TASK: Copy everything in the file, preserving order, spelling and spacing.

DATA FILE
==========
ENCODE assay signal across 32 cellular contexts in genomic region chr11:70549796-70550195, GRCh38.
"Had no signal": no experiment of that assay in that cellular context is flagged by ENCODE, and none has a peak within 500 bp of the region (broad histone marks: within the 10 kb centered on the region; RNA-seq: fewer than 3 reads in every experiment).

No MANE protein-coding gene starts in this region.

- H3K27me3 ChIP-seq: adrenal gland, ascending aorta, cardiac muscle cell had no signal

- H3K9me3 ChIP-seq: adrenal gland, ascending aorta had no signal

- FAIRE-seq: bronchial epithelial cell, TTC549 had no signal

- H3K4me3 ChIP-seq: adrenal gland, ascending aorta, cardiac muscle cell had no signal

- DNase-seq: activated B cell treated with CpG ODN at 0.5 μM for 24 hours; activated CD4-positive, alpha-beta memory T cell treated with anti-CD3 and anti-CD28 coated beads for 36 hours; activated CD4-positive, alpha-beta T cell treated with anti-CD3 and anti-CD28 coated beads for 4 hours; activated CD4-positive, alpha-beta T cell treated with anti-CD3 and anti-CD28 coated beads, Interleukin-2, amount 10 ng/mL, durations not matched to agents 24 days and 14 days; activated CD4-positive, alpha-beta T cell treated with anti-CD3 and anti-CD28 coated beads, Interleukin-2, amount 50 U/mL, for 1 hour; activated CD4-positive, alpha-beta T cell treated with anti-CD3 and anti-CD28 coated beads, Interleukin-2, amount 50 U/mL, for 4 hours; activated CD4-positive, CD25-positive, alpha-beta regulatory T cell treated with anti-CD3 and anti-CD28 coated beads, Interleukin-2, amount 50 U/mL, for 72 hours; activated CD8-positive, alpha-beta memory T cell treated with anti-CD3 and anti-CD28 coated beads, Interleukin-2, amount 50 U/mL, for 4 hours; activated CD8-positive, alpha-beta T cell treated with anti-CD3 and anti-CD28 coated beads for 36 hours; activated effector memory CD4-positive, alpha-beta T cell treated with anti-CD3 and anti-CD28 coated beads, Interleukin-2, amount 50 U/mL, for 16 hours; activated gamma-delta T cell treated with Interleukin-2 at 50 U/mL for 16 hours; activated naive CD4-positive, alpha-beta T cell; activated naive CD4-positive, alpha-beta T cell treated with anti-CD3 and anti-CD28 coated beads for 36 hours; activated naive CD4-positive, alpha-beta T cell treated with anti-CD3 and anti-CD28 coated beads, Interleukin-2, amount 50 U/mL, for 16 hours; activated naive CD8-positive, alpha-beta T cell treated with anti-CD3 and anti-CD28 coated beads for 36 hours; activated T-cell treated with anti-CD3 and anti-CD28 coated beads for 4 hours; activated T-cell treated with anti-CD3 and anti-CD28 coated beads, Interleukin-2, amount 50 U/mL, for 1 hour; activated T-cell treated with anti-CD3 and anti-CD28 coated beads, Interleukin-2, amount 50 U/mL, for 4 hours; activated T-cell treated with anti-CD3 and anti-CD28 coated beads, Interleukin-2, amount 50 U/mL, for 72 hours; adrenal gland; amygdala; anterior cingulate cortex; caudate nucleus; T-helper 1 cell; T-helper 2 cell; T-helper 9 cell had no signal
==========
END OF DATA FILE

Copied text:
ENCODE assay signal across 32 cellular contexts in genomic region chr11:70549796-70550195, GRCh38.
"Had no signal": no experiment of that assay in that cellular context is flagged by ENCODE, and none has a peak within 500 bp of the region (broad histone marks: within the 10 kb centered on the region; RNA-seq: fewer than 3 reads in every experiment).

No MANE protein-coding gene starts in this region.

- H3K27me3 ChIP-seq: adrenal gland, ascending aorta, cardiac muscle cell had no signal

- H3K9me3 ChIP-seq: adrenal gland, ascending aorta had no signal

- FAIRE-seq: bronchial epithelial cell, TTC549 had no signal

- H3K4me3 ChIP-seq: adrenal gland, ascending aorta, cardiac muscle cell had no signal

- DNase-seq: activated B cell treated with CpG ODN at 0.5 μM for 24 hours; activated CD4-positive, alpha-beta memory T cell treated with anti-CD3 and anti-CD28 coated beads for 36 hours; activated CD4-positive, alpha-beta T cell treated with anti-CD3 and anti-CD28 coated beads for 4 hours; activated CD4-positive, alpha-beta T cell treated with anti-CD3 and anti-CD28 coated beads, Interleukin-2, amount 10 ng/mL, durations not matched to agents 24 days and 14 days; activated CD4-positive, alpha-beta T cell treated with anti-CD3 and anti-CD28 coated beads, Interleukin-2, amount 50 U/mL, for 1 hour; activated CD4-positive, alpha-beta T cell treated with anti-CD3 and anti-CD28 coated beads, Interleukin-2, amount 50 U/mL, for 4 hours; activated CD4-positive, CD25-positive, alpha-beta regulatory T cell treated with anti-CD3 and anti-CD28 coated beads, Interleukin-2, amount 50 U/mL, for 72 hours; activated CD8-positive, alpha-beta memory T cell treated with anti-CD3 and anti-CD28 coated beads, Interleukin-2, amount 50 U/mL, for 4 hours; activated CD8-positive, alpha-beta T cell treated with anti-CD3 and anti-CD28 coated beads for 36 hours; activated effector memory CD4-positive, alpha-beta T cell treated with anti-CD3 and anti-CD28 coated beads, Interleukin-2, amount 50 U/mL, for 16 hours; activated gamma-delta T cell treated with Interleukin-2 at 50 U/mL for 16 hours; activated naive CD4-positive, alpha-beta T cell; activated naive CD4-positive, alpha-beta T cell treated with anti-CD3 and anti-CD28 coated beads for 36 hours; activated naive CD4-positive, alpha-beta T cell treated with anti-CD3 and anti-CD28 coated beads, Interleukin-2, amount 50 U/mL, for 16 hours; activated naive CD8-positive, alpha-beta T cell treated with anti-CD3 and anti-CD28 coated beads for 36 hours; activated T-cell treated with anti-CD3 and anti-CD28 coated beads for 4 hours; activated T-cell treated with anti-CD3 and anti-CD28 coated beads, Interleukin-2, amount 50 U/mL, for 1 hour; activated T-cell treated with anti-CD3 and anti-CD28 coated beads, Interleukin-2, amount 50 U/mL, for 4 hours; activated T-cell treated with anti-CD3 and anti-CD28 coated beads, Interleukin-2, amount 50 U/mL, for 72 hours; adrenal gland; amygdala; anterior cingulate cortex; caudate nucleus; T-helper 1 cell; T-helper 2 cell; T-helper 9 cell had no signal